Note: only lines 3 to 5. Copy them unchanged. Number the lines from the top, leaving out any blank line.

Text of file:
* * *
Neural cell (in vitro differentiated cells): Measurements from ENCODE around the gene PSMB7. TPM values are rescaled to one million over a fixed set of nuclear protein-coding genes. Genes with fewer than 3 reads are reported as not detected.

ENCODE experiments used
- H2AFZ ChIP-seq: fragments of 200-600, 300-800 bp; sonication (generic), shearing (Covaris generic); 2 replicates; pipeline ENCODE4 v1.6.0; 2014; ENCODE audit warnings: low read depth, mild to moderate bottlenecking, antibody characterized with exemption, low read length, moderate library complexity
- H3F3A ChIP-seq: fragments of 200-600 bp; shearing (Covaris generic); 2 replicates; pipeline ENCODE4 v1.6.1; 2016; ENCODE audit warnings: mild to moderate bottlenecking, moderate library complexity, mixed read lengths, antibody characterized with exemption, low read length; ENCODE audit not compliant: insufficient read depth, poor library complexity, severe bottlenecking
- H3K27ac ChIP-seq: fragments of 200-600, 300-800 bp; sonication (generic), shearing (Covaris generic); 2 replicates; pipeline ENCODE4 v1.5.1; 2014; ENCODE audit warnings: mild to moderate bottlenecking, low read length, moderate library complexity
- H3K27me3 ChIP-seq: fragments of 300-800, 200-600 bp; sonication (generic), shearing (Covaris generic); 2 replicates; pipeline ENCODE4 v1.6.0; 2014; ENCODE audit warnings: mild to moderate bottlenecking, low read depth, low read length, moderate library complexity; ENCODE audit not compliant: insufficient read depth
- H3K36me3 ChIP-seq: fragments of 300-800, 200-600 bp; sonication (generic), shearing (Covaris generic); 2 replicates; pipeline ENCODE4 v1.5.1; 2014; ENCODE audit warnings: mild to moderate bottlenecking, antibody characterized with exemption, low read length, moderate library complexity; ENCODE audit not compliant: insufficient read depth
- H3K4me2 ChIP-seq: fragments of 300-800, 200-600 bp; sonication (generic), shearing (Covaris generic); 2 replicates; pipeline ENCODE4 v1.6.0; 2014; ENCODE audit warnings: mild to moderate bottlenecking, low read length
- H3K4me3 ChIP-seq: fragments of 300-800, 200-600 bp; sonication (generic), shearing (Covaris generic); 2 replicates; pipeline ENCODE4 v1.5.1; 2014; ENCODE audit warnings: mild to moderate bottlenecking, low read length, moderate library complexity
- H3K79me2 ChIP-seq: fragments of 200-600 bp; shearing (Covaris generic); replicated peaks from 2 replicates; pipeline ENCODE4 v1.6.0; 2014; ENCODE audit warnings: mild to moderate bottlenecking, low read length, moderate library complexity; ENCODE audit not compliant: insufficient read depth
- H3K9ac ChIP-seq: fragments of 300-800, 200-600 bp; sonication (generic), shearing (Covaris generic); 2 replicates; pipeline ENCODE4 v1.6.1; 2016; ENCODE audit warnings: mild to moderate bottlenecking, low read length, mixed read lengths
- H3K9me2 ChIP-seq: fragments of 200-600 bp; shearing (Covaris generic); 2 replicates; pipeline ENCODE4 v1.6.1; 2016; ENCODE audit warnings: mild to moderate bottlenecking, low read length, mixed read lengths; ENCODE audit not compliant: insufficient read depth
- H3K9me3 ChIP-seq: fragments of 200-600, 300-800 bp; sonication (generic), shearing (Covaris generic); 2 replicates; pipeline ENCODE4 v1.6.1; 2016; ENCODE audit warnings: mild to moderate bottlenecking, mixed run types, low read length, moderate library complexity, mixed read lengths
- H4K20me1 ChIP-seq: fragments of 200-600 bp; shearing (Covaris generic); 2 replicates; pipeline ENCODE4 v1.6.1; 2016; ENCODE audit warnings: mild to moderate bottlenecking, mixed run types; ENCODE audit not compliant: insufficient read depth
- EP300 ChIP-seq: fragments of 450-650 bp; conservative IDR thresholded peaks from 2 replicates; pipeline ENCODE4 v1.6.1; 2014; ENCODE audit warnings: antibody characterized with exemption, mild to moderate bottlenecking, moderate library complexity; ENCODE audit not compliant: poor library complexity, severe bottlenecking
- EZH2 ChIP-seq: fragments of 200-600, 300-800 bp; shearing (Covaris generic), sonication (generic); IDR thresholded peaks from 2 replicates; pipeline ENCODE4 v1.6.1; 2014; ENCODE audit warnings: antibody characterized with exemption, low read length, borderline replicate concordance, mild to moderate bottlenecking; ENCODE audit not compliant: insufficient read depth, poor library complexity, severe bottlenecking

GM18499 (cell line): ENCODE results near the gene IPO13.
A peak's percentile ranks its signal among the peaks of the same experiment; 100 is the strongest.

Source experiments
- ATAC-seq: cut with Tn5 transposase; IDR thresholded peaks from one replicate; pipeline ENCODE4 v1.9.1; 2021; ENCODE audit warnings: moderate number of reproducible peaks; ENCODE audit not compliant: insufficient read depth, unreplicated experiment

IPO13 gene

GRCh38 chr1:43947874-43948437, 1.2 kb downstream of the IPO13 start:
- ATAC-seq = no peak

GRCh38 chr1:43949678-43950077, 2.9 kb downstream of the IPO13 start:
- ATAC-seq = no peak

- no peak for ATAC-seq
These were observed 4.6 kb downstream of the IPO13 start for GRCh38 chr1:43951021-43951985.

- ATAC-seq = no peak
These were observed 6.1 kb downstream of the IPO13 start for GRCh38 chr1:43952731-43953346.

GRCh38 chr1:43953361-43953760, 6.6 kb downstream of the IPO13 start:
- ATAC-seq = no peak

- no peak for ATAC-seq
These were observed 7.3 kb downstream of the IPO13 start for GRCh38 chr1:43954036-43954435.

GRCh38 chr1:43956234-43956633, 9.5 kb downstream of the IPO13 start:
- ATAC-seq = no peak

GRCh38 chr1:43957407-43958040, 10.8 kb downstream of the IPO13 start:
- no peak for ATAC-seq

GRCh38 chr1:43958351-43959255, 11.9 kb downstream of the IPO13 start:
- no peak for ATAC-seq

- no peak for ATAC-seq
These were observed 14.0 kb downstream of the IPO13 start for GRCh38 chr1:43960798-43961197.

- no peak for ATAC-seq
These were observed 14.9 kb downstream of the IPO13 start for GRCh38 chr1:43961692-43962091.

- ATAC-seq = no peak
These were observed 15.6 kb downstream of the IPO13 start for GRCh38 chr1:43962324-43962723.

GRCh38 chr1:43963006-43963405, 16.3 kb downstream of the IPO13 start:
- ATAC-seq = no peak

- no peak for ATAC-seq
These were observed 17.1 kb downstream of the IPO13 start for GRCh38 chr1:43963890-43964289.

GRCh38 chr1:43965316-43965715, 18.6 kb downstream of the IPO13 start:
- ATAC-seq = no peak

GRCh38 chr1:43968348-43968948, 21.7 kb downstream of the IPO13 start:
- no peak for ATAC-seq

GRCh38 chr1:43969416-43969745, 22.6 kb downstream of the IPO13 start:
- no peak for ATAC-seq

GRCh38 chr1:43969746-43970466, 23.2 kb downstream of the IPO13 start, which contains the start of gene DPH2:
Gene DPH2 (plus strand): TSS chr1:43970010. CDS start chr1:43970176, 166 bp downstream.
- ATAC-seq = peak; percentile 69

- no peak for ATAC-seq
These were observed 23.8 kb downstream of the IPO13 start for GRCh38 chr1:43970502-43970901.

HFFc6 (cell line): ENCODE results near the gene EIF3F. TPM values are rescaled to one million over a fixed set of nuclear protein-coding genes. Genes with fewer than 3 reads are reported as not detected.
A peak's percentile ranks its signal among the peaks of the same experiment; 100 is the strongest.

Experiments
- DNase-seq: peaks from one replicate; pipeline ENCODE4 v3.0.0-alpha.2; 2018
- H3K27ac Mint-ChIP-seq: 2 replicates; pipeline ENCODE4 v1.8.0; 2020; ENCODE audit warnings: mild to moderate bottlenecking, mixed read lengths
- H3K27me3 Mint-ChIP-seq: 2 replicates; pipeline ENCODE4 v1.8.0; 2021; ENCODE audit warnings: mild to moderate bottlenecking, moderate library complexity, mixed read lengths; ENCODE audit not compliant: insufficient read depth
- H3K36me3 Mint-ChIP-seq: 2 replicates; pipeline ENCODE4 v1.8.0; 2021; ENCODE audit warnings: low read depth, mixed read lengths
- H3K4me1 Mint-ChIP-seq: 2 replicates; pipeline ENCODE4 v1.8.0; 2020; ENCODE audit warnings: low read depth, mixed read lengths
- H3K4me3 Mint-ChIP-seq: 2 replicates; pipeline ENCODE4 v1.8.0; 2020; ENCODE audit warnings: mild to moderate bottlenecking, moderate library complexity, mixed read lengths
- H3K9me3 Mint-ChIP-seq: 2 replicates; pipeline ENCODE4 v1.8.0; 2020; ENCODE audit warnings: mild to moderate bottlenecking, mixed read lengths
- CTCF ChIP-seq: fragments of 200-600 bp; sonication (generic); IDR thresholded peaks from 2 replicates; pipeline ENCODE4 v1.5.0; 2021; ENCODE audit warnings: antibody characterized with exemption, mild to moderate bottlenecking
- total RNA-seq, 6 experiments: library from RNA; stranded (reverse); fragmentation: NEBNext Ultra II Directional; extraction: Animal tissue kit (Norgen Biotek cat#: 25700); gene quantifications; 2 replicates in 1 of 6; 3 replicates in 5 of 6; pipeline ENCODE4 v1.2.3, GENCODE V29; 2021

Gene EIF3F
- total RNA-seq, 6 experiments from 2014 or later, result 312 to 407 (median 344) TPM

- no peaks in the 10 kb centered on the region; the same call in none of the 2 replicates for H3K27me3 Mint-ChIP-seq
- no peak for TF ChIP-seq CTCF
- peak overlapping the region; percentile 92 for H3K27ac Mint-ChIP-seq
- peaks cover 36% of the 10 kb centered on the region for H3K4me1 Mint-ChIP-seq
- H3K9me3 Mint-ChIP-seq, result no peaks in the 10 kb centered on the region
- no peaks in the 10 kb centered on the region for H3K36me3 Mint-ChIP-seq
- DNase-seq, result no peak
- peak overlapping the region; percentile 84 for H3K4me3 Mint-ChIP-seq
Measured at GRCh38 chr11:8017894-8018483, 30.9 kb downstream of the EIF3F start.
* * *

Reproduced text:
- H2AFZ ChIP-seq: fragments of 200-600, 300-800 bp; sonication (generic), shearing (Covaris generic); 2 replicates; pipeline ENCODE4 v1.6.0; 2014; ENCODE audit warnings: low read depth, mild to moderate bottlenecking, antibody characterized with exemption, low read length, moderate library complexity
- H3F3A ChIP-seq: fragments of 200-600 bp; shearing (Covaris generic); 2 replicates; pipeline ENCODE4 v1.6.1; 2016; ENCODE audit warnings: mild to moderate bottlenecking, moderate library complexity, mixed read lengths, antibody characterized with exemption, low read length; ENCODE audit not compliant: insufficient read depth, poor library complexity, severe bottlenecking
- H3K27ac ChIP-seq: fragments of 200-600, 300-800 bp; sonication (generic), shearing (Covaris generic); 2 replicates; pipeline ENCODE4 v1.5.1; 2014; ENCODE audit warnings: mild to moderate bottlenecking, low read length, moderate library complexity